Global Governance of Data and Digital Technologies: A Framework for Peaceful Cooperation

Digital technologies and data have transformed our daily lives. At the same time, however, the massive release and consumption of data, especially personal data, have revealed profound governance gaps. Indeed, current governance arrangements over data and digital technologies are incoherent and fragmented nationally and internationally — where they even exist. There are vast and powerful vested corporate, national and geostrategic interests at play that have led to this fragmentation. Nowhere has this been more apparent than the geopolitical competition among China, the European Union and the United States for technological supremacy and control over the digital economy: both to capture the economic rents from digital technologies and to dominate the standard setting that underpins the values on how these technologies are used. On the surface, these geopolitical tensions against a background of differences in values would appear to make cooperation on digital governance difficult. Yet the differences among them, and other jurisdictions, may not be as stark as they first appear. However, our current supranational institutions are not well equipped to handle the breadth of the digital issues at play and to bridge the differences. The time is nigh for a new Bretton Woods institution. The Group of Twenty (G20) must now exercise renewed leadership and create a Digital Stability Board (DSB) (Fay 2019).

Fragmentation Has Many Profound Implications and Consequences

The data value chain — big data, artificial intelligence (AI) technologies and their uses, for example, by digital platforms — creates a complicated interaction of rules, regulations and gaps nationally and internationally that have deep implications for virtually all aspects of our daily lives. These interactions include data governance, privacy and cybersecurity; consumer protection, competition and intellectual property; mis- and disinformation, online violence and content moderation; taxation; trade; and the interactions among these and many other policy areas. Further, the rules and regulations can differ substantially by firm, country and jurisdiction creating global spillovers — both intended and unintended. The consequences of this fragmentation are profound for individuals and businesses as outlined in Fay (2021), United Nations (2019) and United Nations Conference on Trade and Development (2021) among others. One critical consideration is the lack of a comprehensive and coherent assessment of the risks, vulnerabilities and outcomes of the business models of the digital platforms, and in particular social media platforms, against a background of rising online harms that are being felt globally.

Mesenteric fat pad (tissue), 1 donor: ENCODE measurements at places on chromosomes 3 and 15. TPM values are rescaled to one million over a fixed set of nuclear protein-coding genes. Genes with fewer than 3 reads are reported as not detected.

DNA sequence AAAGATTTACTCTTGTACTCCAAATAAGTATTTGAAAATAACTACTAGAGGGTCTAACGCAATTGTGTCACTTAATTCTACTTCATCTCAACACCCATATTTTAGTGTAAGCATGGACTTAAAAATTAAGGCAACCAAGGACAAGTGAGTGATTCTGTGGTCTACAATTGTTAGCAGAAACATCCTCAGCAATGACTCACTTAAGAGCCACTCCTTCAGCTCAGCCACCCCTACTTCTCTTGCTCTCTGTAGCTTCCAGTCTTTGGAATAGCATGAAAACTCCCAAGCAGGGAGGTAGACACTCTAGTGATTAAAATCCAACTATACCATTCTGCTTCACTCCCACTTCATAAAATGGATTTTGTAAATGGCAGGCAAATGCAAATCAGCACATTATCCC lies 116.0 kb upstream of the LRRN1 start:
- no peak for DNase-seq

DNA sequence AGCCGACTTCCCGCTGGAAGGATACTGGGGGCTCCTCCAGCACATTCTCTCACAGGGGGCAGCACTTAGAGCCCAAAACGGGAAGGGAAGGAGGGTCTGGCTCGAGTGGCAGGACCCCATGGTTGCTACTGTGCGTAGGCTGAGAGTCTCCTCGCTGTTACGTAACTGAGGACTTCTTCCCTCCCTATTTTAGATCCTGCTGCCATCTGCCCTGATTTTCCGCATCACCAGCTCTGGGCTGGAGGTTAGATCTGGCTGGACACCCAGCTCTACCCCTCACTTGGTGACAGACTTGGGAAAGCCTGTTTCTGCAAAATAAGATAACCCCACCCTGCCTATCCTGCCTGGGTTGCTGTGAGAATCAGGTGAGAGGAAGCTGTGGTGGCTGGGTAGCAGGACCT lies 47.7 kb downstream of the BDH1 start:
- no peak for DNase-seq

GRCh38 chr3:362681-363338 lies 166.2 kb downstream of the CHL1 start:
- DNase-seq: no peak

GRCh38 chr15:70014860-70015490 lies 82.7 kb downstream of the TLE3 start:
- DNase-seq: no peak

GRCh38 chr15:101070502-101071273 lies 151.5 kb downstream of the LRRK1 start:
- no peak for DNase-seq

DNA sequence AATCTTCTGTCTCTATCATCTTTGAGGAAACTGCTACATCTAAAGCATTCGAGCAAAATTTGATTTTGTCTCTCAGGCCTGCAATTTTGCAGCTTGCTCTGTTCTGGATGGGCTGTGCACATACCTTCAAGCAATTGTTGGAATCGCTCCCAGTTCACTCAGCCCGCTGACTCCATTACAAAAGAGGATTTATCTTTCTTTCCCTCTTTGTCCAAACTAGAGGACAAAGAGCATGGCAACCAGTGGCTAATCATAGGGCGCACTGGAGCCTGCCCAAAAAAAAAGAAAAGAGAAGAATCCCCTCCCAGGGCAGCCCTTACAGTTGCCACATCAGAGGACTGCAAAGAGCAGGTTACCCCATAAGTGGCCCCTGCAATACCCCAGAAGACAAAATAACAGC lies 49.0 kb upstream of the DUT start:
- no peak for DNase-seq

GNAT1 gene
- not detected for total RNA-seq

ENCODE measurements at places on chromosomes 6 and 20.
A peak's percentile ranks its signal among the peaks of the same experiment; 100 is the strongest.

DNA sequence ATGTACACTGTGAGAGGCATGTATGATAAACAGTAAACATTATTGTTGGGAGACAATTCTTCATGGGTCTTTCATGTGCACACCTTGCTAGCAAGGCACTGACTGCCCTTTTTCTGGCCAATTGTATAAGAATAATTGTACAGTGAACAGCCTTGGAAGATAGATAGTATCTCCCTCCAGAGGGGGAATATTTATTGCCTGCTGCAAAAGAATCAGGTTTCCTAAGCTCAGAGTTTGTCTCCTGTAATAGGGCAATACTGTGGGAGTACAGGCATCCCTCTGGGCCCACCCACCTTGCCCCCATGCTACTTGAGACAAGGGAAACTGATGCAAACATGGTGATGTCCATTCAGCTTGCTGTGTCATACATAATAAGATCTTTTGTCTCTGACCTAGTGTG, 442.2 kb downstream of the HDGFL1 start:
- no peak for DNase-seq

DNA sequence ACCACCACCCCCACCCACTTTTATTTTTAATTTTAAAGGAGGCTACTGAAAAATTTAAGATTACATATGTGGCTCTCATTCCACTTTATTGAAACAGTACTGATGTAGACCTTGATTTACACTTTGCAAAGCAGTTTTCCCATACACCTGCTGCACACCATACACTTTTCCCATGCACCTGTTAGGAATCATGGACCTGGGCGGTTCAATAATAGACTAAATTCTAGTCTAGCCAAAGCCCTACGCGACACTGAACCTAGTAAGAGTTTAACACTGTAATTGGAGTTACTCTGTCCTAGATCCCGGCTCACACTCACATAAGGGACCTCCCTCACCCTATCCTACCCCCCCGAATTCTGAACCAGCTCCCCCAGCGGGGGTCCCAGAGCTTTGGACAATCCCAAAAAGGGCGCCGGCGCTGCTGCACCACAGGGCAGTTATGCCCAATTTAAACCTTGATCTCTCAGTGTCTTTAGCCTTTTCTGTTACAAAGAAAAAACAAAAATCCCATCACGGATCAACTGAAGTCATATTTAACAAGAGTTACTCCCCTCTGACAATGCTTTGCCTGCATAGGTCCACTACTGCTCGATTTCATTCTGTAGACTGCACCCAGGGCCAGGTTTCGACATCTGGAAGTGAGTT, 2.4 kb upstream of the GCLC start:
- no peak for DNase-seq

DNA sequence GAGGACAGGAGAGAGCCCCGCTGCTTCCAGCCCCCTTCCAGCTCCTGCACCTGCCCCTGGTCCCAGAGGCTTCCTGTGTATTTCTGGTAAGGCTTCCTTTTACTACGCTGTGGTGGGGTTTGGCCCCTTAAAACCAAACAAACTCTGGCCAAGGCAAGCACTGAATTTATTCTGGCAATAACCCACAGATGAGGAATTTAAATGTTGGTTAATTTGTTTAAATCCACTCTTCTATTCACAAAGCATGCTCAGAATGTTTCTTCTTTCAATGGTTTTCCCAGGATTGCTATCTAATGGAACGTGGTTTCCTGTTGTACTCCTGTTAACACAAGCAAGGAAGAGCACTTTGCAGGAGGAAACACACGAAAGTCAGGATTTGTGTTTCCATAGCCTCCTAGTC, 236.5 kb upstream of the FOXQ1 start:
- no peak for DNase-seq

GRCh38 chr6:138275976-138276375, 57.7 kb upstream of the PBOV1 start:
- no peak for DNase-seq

Meanwhile, the battle for technological supremacy might make the prospect for peaceful competition with China very slim. For example, both the European Union and China each champion data sovereignty and use regulations and legislation to achieve that goal, but they do so from a very different set of values. Moreover, their approaches contrast sharply with the laissez-faire industry-driven approach of the United States where many of the digital giants are headquartered.

At the same time, however, each jurisdiction is growing increasingly wary over the risks arising from digital technologies and data. These include how the social media platform giants are using and monetizing personal data and the implications for privacy; the implications of these platforms for market structures and the ensuing consumer protection and competition issues arising from data and digital technologies; and each is concerned with their implications for intellectual property, trade, cybersecurity and national security. Further, industry itself is calling for more harmonized global regulation. This might be seen as self-serving to reduce compliance costs, but digital firms are also struggling with the implications of their business models (and in some cases ignoring those implications) that need to be addressed through global governance.

However, even if these jurisdictions were able to overcome their differences, there are substantial spillovers and impacts from their governance decisions onto countries outside those jurisdictions that need to be addressed. This has been very evident in the vocal demand for reform of the international taxation of digital giants (Organisation for Economic Co-operation and Development 2021), but there are many other challenges, including a lack of control or input into decisions made in those jurisdictions and further, in many cases, little choice for many countries on which jurisdiction’s rules and regulations to follow. Finally, the reliance on relatively few digital giants to provide what amount to essential services is something that should be of global concern; for example, as seen in the recent outage of Facebook that had global implications and revealed the systemic nature of these digital giants.